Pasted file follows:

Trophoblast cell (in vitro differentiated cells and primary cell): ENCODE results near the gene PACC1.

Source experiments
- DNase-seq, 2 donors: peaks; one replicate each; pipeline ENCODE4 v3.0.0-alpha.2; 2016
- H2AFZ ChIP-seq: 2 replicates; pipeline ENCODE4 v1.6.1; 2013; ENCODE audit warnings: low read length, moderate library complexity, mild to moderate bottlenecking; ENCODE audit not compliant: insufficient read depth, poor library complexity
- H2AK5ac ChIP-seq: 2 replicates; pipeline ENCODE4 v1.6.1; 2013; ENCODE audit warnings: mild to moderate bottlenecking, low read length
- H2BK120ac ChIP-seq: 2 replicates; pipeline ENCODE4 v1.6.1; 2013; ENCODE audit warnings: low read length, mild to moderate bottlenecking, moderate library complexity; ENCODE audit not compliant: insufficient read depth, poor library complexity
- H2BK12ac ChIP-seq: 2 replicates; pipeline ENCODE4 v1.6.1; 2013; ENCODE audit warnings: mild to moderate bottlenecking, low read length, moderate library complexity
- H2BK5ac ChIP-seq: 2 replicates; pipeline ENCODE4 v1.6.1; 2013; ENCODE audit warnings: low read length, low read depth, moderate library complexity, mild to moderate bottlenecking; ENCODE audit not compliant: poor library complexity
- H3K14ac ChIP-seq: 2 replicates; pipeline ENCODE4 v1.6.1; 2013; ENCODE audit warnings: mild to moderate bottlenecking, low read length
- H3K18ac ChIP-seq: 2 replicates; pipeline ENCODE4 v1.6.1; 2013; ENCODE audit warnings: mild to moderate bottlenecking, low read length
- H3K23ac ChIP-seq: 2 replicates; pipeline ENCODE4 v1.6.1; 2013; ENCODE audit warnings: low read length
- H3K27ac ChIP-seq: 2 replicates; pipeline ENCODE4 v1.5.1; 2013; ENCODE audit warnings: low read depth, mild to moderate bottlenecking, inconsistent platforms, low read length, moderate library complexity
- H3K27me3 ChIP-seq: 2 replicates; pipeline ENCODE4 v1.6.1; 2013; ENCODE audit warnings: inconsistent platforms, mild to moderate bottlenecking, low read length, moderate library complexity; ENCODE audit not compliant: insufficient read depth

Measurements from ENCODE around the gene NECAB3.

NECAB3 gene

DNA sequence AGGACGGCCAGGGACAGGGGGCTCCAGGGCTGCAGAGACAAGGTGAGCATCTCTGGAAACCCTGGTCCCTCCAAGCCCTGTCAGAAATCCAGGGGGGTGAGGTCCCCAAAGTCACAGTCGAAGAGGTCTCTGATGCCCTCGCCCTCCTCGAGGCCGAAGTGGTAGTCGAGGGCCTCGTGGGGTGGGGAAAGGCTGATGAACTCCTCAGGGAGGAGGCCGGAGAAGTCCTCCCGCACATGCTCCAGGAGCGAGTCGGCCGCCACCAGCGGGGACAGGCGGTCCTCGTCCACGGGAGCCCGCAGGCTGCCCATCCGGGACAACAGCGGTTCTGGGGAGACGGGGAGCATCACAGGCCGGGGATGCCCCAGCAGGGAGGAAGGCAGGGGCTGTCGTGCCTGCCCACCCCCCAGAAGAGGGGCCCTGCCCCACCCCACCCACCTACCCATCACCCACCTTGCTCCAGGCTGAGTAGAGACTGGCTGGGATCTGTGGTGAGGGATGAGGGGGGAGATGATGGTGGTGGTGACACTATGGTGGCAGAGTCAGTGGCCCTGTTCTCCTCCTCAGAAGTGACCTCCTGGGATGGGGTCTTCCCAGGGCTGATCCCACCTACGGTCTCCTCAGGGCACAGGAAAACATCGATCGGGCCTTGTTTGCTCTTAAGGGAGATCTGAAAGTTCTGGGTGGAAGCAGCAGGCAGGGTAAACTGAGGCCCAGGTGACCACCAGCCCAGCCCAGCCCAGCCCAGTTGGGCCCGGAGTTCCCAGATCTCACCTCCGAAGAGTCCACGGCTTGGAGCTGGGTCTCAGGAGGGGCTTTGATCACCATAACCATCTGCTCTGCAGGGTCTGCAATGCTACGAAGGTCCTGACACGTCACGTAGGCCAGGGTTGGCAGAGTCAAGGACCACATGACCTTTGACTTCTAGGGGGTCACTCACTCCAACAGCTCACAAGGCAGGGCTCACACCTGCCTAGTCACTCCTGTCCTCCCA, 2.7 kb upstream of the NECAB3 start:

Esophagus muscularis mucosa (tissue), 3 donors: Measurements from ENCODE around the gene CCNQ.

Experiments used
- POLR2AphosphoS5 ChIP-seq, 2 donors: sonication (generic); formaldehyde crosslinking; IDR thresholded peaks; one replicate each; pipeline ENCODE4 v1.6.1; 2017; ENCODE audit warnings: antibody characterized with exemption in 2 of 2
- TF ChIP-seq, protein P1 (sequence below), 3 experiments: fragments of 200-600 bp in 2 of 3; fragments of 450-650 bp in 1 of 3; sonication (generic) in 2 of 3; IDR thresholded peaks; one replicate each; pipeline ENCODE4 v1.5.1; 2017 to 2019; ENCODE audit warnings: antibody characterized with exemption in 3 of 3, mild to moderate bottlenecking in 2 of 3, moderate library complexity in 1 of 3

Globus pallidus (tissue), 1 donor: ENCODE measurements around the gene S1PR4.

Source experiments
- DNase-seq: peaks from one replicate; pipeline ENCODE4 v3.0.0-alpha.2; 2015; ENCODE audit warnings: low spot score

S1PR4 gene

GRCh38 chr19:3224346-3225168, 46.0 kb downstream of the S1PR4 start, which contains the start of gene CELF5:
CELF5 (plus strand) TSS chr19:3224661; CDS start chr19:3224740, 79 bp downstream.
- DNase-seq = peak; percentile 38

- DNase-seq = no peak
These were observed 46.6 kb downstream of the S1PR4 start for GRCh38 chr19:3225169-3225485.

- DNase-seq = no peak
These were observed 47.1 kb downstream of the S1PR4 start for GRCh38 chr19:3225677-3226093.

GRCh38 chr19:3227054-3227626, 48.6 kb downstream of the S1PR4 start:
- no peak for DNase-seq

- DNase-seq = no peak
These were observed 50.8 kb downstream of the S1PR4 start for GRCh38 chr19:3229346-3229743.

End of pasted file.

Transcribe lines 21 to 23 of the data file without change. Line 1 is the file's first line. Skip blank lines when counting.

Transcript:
Globus pallidus (tissue), 1 donor: ENCODE measurements around the gene S1PR4.

Source experiments
- DNase-seq: peaks from one replicate; pipeline ENCODE4 v3.0.0-alpha.2; 2015; ENCODE audit warnings: low spot score